January 2010 – EP reviews – The Fierce & The Dead’s ‘Part 1’ (“David Gilmour filtered through Slint”)

7 Jan

The Fierce & The Dead: ‘Part 1’

On his own, Matt Stevens is a contemporary guitar virtuoso and solo looper. Buzzing and rebounding (in the space he’s carved out somewhere between Graham Coxon, John Martyn and Robert Fripp), he shreds his way through dramatic, heavily rhythmic acoustic improvs and echo-pedal tickling. He’s not generally the kind of person who needs to beef himself up as part of a trio – for players of his kind, they’re often restrictive – but for The Fierce & The Dead he does just that, accepting those restrictions along with anything else that comes along.

For their first statement (and for nearly nineteen minutes) Stevens, Kev Feazey and Stuart Marshall pour out a continuous stream of low-key improvised space-rock – all pared down to a sparse math-rock or post-rock aesthetic, but peering backward to earlier times when it was OK to showboat a little more. The general feel is of musicians keeping a careful foot in both camps while trying to surreptitiously rub their ankles together and fray a few escape tunnels. For instance, Matt’s impressive guitar skills are still present, but slowed down and judicious. They make themselves felt in a shimmying ring against the strings; in curled and rising fragments of blues like scraps of burning paper; or in retrenchments of tempestuous noise leashed back to a distant roar.

The rhythm section, meanwhile, provides the bulk of the band’s math-rocking. Kev’s grumbling, economical bass sits close up against Stuart’s discreet, spacious drum patterns. Avoiding outright grooves in favour of careful pulses, they soften the mathematical edges, leave rhythms as suggestions. Left free to explore, Matt plays against the mechanisms. His own melodies, textures and double-backs add the human element – questioning, pushing back, and wandering loosely into various styles from minimal clanging to careful soloing to low-key jazz chording.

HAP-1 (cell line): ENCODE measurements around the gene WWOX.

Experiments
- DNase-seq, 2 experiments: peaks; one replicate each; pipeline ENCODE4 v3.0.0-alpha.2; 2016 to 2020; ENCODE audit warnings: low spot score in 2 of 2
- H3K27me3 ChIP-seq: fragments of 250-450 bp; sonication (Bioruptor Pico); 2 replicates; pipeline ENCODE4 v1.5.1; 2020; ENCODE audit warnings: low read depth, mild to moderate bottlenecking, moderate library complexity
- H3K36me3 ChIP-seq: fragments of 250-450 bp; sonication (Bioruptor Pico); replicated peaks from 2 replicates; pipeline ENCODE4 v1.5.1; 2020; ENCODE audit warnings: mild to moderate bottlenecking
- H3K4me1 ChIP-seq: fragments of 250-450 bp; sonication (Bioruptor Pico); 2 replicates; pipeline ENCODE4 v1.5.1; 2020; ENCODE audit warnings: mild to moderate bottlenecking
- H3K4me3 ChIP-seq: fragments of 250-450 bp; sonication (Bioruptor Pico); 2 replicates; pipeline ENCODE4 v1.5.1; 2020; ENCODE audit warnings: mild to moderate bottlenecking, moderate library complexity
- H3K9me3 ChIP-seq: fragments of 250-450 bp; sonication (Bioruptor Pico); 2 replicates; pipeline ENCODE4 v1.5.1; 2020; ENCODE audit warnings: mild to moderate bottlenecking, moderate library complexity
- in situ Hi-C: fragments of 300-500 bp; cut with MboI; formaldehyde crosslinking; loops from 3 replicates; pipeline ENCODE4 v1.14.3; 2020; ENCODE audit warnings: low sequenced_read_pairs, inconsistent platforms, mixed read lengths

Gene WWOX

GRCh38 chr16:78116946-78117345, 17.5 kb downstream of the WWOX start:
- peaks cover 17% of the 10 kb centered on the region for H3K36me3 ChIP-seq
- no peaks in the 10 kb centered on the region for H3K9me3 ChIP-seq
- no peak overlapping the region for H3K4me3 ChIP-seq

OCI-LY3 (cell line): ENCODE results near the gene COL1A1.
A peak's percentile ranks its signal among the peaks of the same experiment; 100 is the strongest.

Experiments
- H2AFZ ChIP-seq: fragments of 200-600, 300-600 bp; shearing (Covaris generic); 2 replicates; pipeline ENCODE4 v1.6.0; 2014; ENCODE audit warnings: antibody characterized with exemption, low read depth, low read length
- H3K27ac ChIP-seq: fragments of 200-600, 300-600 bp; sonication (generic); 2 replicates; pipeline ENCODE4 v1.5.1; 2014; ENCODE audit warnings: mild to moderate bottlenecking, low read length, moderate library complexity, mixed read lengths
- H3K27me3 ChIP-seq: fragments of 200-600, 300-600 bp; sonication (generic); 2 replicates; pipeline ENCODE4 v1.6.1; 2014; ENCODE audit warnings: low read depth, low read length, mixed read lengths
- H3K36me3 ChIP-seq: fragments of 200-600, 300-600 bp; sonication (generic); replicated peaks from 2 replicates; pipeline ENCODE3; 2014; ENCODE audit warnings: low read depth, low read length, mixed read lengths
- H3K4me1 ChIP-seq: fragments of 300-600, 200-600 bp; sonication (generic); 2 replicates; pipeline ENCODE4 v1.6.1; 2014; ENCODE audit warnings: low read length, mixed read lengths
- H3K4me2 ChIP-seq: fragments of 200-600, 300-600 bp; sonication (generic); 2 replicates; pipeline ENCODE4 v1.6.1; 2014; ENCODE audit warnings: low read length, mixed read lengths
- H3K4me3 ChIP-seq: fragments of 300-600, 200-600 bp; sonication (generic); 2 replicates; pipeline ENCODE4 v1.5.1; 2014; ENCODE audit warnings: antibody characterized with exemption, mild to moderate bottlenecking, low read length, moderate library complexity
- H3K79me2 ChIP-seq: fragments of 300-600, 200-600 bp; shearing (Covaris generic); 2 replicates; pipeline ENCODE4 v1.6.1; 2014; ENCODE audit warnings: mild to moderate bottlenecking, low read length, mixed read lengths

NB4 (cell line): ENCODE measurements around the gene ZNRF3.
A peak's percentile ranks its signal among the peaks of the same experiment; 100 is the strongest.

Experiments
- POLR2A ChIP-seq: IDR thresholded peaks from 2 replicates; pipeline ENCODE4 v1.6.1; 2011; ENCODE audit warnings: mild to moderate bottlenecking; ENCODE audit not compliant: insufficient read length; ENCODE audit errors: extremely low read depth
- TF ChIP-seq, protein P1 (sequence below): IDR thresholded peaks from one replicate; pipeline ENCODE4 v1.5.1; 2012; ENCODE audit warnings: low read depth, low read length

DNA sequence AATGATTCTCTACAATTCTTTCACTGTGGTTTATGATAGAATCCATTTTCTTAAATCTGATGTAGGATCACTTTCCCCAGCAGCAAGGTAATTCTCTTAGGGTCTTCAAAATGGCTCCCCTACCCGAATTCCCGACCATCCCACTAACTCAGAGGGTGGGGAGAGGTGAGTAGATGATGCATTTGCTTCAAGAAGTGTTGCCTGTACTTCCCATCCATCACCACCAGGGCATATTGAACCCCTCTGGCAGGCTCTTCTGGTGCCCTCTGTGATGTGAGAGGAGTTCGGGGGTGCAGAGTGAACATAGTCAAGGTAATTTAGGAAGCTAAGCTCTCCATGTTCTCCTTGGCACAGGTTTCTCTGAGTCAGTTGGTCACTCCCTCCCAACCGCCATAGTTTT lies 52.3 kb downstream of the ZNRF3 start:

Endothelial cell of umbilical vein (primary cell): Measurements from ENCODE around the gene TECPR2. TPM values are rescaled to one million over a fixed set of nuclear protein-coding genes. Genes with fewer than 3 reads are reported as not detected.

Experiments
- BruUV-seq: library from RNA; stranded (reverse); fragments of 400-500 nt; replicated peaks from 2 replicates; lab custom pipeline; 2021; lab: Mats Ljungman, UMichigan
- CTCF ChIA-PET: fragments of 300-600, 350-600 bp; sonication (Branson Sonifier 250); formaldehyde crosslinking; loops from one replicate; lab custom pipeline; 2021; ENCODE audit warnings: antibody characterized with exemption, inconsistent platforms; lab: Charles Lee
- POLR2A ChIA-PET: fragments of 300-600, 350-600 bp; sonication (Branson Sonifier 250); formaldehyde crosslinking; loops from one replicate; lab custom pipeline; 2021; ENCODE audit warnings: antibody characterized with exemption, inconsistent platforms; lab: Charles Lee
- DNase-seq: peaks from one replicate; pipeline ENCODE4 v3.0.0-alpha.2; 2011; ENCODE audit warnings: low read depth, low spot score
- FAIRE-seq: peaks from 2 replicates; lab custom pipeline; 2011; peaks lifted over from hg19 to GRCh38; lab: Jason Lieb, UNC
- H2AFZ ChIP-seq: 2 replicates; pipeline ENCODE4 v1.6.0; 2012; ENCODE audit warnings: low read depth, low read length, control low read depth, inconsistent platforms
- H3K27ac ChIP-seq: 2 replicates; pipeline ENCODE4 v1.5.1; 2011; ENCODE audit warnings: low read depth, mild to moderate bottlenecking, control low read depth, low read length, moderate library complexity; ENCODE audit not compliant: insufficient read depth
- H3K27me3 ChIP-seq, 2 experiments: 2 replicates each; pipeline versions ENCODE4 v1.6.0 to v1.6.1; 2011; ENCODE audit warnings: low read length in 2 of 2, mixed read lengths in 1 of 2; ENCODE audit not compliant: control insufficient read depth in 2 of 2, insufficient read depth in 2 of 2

Over those nineteen minutes, the band takes a long lowering drive through close-linked moods. Sometimes they’re meditating, sometimes decorating; sometimes they’re passing into drones of steel-wool guitar, synthesizer-scour or glowering bass-pedal. It’s part indie-rock jam-band; and part David Gilmour cruise, filtered through Slint. It’s also by no means complete. This is just a dip in the water, a thoughtful flexing of instruments. It noodles along thoughtfully, slyly upturning post-rock aims along the way, implying and wheedling that there’s room for a old-school guitar-slinging power-trio in that strict church of ego-melt and anti-rock-posturing. Some purists are probably going to consider that reactionary treason, or at least a backward step too far. I suspect that with the prog-fanciers who’ve always migrated into post-rock zones, this is a battle well lost long ago.

Yet there are hints that The Fierce & The Dead may have more to offer than being a cautious Groundhogs for post-rock brainiacs. For example, there’s Stuart’s digression into breakbeat crunch at the halfway point, or the unsettling final minute: a coda of skirling and looping up the scale via feedback, microtones and cheap electronics, ending with an abrupt slam into silence. I’m guessing that they’re not intending to stay on cruise control forever: Part 1 is, after all, just the start of any story… But more proof and less scribbling next time, please.

The Fierce & The Dead: ‘Part 1’ EP
The Fierce & The Dead (no catalogue number or barcode)
Download-only EP
Released: 3rd January 2010

Get it from:

The Fierce & The Dead online:
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2 Responses to “January 2010 – EP reviews – The Fierce & The Dead’s ‘Part 1’ (“David Gilmour filtered through Slint”)”

  1. Dann Chinn June 7, 2012 at 12:26 am #

    As with Knifeworld, there’s a backlog of back catalogue for The Fierce & The Dead… and I’m behind with covering it. First release first, though.

    By the way, this is a decent start, but they get much better!

  2. Matt Stevens June 10, 2012 at 5:46 pm #

    Thanks loads for posting this

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